Despite his circumstance, he had lived life on his own terms and refrained from complaining about his affliction. Vertus’ life was an example to others of the triumph of the human spirit. He insisted that education is the foundation for creating a heaven while here on earth. He never borrowed money and subsequently was able to accumulate astonishing amounts of wealth by investing his savings in real estate.

He died at age 85. Upon his death, Vertus bequeathed eight million dollars to his church and favourite educational scholarship fund. Vertus harboured no anger and was known to say frequently, “If I am angry, my prayers will not be answered because my heart’s not right.”

*For the documentary visit http://www.holeinthehead.com/

He has lived his life and departed this world. Should his suffering and those of the others not count? The heart of man is indeed desperately wicked as the good book puts it. Good thing is, he made peace with himself and the world before he passed. May we all find the will to let go and let God.

Source:
http://www.holeinthehead.com/vertus-hardiman-biography/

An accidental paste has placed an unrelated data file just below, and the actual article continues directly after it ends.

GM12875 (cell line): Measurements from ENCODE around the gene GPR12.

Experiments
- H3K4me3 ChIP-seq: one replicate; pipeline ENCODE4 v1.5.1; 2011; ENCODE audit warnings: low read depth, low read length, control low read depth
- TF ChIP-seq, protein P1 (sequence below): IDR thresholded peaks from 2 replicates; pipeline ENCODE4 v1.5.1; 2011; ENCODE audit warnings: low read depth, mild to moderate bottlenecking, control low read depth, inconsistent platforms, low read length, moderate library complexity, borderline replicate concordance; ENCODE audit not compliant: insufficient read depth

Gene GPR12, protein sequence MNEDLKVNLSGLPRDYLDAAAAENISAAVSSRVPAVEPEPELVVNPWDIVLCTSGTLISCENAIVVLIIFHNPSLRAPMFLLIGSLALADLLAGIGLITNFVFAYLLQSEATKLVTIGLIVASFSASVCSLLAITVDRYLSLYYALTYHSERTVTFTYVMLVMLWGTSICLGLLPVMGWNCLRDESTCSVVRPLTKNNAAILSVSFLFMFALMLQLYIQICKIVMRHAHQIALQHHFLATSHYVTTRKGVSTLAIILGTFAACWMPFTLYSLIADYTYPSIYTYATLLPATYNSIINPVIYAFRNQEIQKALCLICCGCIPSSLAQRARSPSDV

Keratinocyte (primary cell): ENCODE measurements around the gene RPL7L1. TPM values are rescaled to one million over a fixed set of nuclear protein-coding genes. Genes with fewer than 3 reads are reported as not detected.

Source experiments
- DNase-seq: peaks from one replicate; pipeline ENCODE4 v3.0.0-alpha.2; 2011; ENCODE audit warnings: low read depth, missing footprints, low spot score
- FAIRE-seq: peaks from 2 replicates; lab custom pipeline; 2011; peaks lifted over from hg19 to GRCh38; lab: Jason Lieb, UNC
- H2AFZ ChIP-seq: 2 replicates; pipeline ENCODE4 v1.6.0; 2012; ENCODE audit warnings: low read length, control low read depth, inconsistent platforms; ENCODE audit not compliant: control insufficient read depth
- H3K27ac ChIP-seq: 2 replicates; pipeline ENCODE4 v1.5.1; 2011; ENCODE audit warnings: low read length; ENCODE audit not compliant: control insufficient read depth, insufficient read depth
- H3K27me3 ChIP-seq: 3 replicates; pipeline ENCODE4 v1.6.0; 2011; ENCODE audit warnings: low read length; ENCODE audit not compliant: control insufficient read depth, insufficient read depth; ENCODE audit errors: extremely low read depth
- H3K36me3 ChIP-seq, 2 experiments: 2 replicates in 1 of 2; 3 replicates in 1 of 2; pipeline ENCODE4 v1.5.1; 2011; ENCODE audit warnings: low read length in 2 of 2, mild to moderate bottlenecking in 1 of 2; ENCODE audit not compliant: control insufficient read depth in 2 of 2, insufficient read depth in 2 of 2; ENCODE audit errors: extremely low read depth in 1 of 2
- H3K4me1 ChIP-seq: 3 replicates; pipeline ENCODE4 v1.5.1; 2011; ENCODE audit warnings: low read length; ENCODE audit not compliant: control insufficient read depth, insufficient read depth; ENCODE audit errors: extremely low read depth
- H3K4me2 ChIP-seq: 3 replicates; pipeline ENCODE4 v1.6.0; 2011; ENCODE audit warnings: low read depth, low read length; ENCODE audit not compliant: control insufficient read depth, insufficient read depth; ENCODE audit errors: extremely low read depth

Chale Wote: Taking art to the streets

Posted in Uncategorized with tags , , , , , , , , , , , on August 18, 2015 by Marian Toure

chale 2

The CHALE WOTE [literally means, Chale let’s go in the Ga dialect] street art festival is in its 5th year i believe and i have sat back and enjoyed snippets of the street painting, graffiti murals, photography, theatre, spoken word, interactive art installations, live street performances, extreme sports, film shows, fashion parades, music block party, recyclable design workshops and much more from my social media feed from friends like Anny Osabutey, who is going to miss this year’s event because he is in grad school in the U.S., Nehemiah Attigah and the clan.  This year however, I’m tempted to step out there with my camera and capture the sights and sounds of this beautiful showcase and have a feel of it for myself.

This event has actually put Ghana on the map. Its proof of what passion can do. Here’s the little i picked up about the 2015 event.

Samba in the street

Samba in the street


Life on the street